All Spring debate has raged both within and outside of the A.D. Healey School about how to resolve the severe income gap between the two K-6 programs in the school, Choice (38% low income) and Neighborhood (90% low income). Last night the school committee heard the Superintendent’s long-awaiting recommendation on the future structure of the school and people were invited to speak. Over 60 parents, teachers, and community members spoke. My comments are below.
I am here first and foremost for my kids. Kerri and I choose to move from the Marblehead and Groton suburbs we grew up in to Somerville because we wanted them to grow up in an environment as richly diverse as the world they will live in. We believe that Somerville is the best place in Massachusetts to raise kids and we intend to do everything we can to make this belief come true.
But diversity is hard. Kids and adults naturally self-select to build community with people who are like them. Sometimes, however, whether it is with a relative or with a neighbor or with a college roommate who you would never otherwise connect with, one point of connection can break through all the other dis-similarities to provide a window and connection into new ideas, languages, and ways of the thinking about the world. I like this. I want this for my kids.
While all three options being considered for the Healey could work, if you believe that racial and economic balance should not be made worse, the two options which separate the programs become less optimal. Balancing would require a more controlled student assignment plan, with legal ramifications, which would reduce flexibility and innovativeness in the Healey. There is no need to separate the programs. Our school is well balanced as it is. Now we need it to become excellent.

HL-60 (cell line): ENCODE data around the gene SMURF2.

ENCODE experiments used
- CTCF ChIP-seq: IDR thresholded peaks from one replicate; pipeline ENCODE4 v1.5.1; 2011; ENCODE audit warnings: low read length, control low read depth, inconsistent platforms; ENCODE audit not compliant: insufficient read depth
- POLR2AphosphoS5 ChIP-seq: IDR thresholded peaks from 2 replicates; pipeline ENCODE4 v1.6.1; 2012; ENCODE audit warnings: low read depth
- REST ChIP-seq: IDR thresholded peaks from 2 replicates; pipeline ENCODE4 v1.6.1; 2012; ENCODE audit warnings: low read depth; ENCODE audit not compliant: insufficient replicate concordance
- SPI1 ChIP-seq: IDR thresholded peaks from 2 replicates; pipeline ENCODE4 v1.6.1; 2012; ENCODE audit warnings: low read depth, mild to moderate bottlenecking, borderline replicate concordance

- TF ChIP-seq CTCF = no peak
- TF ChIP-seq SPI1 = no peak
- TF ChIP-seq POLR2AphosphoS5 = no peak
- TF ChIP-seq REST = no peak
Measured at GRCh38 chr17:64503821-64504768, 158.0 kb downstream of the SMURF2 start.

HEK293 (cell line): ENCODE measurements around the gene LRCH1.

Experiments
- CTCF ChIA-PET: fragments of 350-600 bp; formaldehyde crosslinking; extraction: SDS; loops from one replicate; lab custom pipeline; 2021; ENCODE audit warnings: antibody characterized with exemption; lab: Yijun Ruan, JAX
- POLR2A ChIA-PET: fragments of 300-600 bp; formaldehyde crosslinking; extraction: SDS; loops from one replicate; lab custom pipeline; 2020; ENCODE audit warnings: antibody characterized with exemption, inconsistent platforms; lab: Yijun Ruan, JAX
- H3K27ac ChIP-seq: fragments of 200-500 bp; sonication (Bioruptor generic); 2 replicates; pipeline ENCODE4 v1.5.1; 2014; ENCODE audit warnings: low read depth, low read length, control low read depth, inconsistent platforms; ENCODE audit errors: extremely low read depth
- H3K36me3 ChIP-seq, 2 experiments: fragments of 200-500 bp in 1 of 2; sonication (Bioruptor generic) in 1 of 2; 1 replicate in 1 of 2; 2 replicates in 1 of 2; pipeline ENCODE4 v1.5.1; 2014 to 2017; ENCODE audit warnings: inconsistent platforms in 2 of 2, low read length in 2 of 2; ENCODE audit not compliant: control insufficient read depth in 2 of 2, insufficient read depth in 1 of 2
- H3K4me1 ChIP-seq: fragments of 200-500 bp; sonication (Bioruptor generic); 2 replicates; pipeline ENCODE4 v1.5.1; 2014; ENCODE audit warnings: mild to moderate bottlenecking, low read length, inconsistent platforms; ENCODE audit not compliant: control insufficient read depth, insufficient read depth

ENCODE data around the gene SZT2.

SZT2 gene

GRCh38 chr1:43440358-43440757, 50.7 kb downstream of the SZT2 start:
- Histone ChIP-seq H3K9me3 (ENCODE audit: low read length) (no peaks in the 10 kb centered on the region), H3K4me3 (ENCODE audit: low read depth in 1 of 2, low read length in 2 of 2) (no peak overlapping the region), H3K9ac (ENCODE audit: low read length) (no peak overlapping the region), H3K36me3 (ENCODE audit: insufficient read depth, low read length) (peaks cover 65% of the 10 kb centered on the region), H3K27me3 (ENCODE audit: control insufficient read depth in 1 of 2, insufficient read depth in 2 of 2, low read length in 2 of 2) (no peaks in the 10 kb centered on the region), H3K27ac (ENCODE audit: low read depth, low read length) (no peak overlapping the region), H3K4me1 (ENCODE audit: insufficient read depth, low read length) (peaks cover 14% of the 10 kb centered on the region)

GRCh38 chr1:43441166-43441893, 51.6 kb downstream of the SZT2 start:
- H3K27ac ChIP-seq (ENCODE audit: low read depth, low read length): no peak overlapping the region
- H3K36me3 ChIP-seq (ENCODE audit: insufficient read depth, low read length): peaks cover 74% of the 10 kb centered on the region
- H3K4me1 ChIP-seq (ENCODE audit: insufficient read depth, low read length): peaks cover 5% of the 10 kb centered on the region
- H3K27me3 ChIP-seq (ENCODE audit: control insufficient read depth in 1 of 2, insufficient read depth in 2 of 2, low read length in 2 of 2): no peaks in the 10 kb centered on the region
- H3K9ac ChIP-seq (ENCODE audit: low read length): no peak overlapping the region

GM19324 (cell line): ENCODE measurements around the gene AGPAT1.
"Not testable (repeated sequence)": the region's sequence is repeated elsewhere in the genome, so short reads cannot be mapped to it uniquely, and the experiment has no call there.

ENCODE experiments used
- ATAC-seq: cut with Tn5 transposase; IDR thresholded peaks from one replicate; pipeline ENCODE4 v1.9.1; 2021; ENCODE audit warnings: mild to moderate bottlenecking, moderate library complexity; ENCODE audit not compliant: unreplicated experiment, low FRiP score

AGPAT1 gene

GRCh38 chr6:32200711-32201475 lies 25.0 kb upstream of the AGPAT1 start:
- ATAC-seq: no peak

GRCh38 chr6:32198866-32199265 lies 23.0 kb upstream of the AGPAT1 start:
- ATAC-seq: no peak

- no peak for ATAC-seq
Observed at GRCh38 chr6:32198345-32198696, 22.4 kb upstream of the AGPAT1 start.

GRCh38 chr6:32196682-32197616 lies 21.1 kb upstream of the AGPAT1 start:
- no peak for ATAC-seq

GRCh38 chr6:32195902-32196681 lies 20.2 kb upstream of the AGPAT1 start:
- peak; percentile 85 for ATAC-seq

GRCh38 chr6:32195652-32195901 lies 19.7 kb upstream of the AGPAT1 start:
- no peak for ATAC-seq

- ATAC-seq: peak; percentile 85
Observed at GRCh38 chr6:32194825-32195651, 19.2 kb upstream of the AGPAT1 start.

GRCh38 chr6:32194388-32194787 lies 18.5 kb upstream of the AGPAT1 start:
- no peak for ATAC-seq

Not all kids are the same. Each is unique, and varied in different subjects. All parents in the school want differentiated instruction, project-based authentic learning, high academic standards, and an active parent community. Individual kids need individual attention, not individual programs or classes. Kids need not be tracked by class to receive instruction in small groups and extra help or challenges. This is what Healey teachers are already doing. We need to support them in doing this more.
When Mike Sabin was named principal of the Healey, I thought our school could be one of the best urban elementary schools in America. I still believe that.
I see a school that taps our natural diversity as a strength to drive grants and university partnerships and cultural events that could make us the envy of the Commonwealth.
I see a community of classrooms committed to innovation and individualized instruction with a partnership of teachers and parents working together to spread our successes and willing to do the hard work to improve the classrooms not yet meeting out standards.
I see a partnership with Tufts with student teachers, Literacy Corp, a Community of Practice, and other meaningful program components which will ensure that every child in the school gets all the time and resources they need to read by the end of second grade.
I see a LEGO robotics program during the day and after school that connects the innate engineers in every kid to build things for fun and to solve problems. I see the Healey leading a new citywide elementary school league of athletics, LEGO, model UN, math team and other good natured competition that provide opportunities for kids to compete and show what they are great at.
I see a school that refuses to let any kid fail. The best schools I know have a mission like “we rise and fall together.” They are focused like a laser beam on student success. No kid is allowed to fail. No kids success is considered enough. They bring the team work and competitive spirit of the Celtics this year and the Red Sox of 2004 to create incredibly breakthroughs for kids. ALL KIDS.
I came here for my kids, but now I am a member of this school and I am committed to ALL the kids here. I will not stop until I have done everything in my power to ensure that ALL kids here are successful. I do this for all the kids, but first and foremost, I do it for my kids.